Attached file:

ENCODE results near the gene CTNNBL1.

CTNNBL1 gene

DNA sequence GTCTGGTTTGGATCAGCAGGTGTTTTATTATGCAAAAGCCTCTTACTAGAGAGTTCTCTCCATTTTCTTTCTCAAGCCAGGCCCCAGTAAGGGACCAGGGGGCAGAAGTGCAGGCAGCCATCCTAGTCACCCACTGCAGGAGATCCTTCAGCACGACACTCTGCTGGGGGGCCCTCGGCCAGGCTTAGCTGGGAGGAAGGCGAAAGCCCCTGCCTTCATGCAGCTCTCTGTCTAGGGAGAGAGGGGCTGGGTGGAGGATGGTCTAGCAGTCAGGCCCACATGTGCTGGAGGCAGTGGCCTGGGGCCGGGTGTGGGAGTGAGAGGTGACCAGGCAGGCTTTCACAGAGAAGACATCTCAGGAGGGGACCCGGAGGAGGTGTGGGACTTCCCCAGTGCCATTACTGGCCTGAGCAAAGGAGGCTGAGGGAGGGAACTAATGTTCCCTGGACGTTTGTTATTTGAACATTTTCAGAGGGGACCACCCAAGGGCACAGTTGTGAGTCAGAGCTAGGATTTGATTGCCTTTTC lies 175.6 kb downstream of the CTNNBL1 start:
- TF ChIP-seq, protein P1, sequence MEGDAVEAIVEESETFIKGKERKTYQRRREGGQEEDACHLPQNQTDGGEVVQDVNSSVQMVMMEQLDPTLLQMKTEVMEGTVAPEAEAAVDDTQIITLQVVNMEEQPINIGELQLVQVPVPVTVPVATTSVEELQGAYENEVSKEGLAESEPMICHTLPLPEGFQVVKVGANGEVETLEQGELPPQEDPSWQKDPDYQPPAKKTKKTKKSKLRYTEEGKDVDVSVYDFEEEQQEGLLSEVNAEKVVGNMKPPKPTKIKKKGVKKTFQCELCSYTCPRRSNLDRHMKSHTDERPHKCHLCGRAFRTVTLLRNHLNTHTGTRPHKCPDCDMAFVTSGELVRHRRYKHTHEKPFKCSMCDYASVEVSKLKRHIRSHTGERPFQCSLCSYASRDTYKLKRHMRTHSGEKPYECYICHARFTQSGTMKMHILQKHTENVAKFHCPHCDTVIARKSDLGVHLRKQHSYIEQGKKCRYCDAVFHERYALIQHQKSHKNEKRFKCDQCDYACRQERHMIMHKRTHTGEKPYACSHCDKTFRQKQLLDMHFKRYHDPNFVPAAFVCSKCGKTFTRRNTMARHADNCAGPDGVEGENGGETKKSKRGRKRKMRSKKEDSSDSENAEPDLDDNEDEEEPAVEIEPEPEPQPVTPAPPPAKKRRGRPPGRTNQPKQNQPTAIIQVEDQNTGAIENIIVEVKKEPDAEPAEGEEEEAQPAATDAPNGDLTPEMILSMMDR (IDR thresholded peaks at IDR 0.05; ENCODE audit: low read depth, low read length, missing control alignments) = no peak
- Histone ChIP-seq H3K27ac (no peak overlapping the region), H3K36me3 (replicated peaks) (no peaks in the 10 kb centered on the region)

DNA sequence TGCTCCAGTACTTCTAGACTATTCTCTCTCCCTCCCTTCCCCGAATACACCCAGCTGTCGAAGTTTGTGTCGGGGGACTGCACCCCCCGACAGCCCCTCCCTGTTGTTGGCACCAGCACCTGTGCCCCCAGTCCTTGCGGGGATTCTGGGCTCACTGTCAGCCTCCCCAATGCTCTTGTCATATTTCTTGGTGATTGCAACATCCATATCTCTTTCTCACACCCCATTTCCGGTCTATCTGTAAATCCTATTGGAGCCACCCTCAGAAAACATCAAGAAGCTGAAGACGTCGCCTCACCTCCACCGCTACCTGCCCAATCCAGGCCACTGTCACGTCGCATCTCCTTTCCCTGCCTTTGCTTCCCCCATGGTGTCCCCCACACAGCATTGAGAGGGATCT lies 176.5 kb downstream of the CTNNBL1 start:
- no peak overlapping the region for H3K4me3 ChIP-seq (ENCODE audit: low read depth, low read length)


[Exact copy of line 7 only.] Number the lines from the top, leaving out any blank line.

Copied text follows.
- no peak overlapping the region for H3K4me3 ChIP-seq (ENCODE audit: low read depth, low read length)